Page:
“It is difficult to say precisely what activities this group [the Academicians meeting at Leto’s home] engaged in — many of them appear to have been cardinals’ secretaries — and with what degree of seriousness, but there is good evidence that they wrote salacious homosexual poetry, longed (like Cola di Rienzo and Stefano Porcari) for a return to the Roman republic, muttered treasonously against ‘papal tyranny’, and gave others the impression of holding heretical beliefs. In February of 1468 the Cardinals Fortiguerri and Gonzaga informed [sic] the Pope that the Academicians were conspiring against his life, and named ‘Callimachus’ (Filippo Buonaccorsi), Platina, ‘Petreius’ (Pietro Demetrio), and ‘Glaucus’ (Lucio Condulmer) as the ringleaders. The Roman police acted swiftly, manking numerous arrests. Platina was incarcerated once more in the Castel Sant’Angelo, and Pomponion Leto, who was standing trial in Venice for sodomy, was brought back in chains for trial. The conspirators were charged with republicanism, irreligion, heresy, neopaganism, and sodomy. Although Leto and Platina were ultimately acquitted of the charge of heresy and released, the affair kept Rome in turmoil for most of the summer, and that papal legate was still trying to secure Callimachus’ extradition from Poland as late as 1470.”

Much of what is said above has already been covered in Part One, and Part Two of this series, but that was back in July of last year, and, besides, it’s very useful to examine the varying accounts of the same events given by different historians. But Hankins now takes a step back from the action and gives us a broader picture of the Academic scene, so to speak, in Rome at the time:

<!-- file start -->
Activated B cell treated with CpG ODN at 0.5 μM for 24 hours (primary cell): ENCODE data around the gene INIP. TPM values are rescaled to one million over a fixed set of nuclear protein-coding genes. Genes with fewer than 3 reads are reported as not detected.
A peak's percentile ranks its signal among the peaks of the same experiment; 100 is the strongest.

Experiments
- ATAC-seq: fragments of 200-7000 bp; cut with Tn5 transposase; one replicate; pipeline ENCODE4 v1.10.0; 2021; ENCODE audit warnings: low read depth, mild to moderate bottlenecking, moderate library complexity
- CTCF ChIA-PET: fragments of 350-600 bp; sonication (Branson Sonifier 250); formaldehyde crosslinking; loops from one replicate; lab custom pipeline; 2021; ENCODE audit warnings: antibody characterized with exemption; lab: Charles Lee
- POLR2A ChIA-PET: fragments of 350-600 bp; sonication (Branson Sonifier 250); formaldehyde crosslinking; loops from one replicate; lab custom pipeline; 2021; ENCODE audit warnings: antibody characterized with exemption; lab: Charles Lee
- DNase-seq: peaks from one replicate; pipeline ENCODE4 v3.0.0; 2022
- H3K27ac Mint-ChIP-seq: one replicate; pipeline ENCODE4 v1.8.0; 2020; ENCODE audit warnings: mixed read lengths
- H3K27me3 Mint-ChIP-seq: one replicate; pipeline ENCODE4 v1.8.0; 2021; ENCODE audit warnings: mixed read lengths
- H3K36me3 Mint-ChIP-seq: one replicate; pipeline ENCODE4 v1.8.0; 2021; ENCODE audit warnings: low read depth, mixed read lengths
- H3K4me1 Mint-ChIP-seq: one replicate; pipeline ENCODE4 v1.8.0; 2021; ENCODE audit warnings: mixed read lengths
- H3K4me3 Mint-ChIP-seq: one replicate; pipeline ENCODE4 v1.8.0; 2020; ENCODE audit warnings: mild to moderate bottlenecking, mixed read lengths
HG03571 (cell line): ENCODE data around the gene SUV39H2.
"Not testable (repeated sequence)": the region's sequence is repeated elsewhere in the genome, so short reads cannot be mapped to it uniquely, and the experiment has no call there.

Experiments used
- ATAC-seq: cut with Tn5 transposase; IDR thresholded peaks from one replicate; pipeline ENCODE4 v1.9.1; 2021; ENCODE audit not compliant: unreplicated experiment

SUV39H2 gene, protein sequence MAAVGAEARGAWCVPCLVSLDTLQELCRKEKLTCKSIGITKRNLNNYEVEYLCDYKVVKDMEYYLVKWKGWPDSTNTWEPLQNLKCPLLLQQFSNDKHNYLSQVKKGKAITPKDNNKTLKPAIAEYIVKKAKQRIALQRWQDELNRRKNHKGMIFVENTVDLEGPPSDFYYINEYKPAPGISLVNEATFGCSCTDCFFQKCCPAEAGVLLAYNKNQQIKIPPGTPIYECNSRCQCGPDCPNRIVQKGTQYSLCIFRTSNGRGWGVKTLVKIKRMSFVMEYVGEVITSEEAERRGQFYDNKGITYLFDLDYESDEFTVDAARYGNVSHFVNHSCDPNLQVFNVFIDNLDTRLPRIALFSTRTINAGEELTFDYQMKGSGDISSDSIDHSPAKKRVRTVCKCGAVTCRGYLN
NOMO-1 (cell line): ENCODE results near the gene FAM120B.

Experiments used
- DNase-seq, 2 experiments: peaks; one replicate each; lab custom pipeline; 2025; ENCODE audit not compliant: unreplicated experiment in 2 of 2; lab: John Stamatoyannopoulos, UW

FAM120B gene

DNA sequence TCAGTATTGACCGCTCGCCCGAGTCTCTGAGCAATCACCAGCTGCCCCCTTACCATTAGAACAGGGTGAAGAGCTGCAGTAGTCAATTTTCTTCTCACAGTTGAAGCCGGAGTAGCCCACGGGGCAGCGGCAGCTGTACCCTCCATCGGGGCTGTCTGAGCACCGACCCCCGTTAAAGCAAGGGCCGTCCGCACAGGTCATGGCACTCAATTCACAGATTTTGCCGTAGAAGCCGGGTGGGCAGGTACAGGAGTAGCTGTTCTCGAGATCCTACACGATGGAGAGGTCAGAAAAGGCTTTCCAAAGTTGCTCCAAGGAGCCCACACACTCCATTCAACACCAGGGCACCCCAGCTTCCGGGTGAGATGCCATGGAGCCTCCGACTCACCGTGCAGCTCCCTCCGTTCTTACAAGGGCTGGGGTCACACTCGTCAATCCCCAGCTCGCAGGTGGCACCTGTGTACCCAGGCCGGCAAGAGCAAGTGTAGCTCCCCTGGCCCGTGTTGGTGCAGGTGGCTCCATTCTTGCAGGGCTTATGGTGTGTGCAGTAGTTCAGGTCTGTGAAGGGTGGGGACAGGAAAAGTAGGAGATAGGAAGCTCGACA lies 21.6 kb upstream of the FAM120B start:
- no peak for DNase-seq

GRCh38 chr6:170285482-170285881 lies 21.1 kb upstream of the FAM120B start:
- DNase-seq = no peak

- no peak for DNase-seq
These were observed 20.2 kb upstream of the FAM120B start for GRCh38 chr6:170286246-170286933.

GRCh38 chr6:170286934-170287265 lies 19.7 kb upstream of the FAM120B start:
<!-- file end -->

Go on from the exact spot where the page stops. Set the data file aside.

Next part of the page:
“There is, to be sure, no direct evidence that Paul suspected either Bessarion’s circle or Platonism of having played a role in this [supposed] conspiracy. Insofar as the philosophical views of the [Pomponian] Academicians were known, they seemed to Paul to smack rather of Epicureanism than of Platonism [here Hankins appears to have forgotten that ancient Roman Pagans, upon whom the Pomponians explicitly modeled themselves, right down to their Republicanism, were rather free in mixing not only Platonism and Epicureanism, but also Pythagoreanism, Stoicism, Aristotelianism, and anything else on hand]. Moreover, Bessarion’s hostility to republicanism, which we shall discuss presently [but, at least for now, we shall have to mostly leave for future consideration], must have been well known. Nevertheless, there were still numerous connections between the Academic conspiracy and Bessarion’s Platonism, connections which hostile parties such as Trebizond, Palmieri, and Bishop Battista De’ Giuduci, O.P., would not have hesitated to bring to the Pope’s attention. There was, for instance, a large amount of overlap in the membership of the Pomponian and Bessarionic Academies; Leto and Platina had both been habitues of Bessarion’s house; it was Bessarion who (in effect) stood bond for Leto’s good behavior after his extradition; Bessarion was afterwards the leader in urging their release from prison. One of George’s main charges against Plato was the latter’s supposed [notice how Hankins is perfectly capable of inserting the adjective “supposed” when it suits him] advocacy of voluptas and sodomy, charges that had been made against Bessarion’s proteges Andreas Contrarius and Nicolo Perotti as well as against the [Pomponian] Academicians. George had also exposed in his Comparatio and Adversus Theodorum Gazam the neopagan rites of Gemistos Pletho, rites whose similarity to those practiced by the Pomponian Academy has even led some historians to assume (wrongly) a direct influence of Pletho upon Leto. Moreover, one of the princelings implicated in the Academic conspiracy had been Sigismondo Malatesta, known to be a great admirer of Pletho; so far, indeed, had he carried his admiration that he arranged [in fact, he carried this out personally] to have Pletho’s body brought from the [at the time Turkish controlled] Peloponnesus back to Rimini where he entombed it anew in his ‘neopagan’ Tempio Malatestiano designed by Leon Battista Alberti. Bessarion was a friend of Malatesta and had written some admiring verses on his sister Cleope. So it would have been an easy matter for some opponent of Bessarion to tar him with the same brush that had besmeared the Academicians.”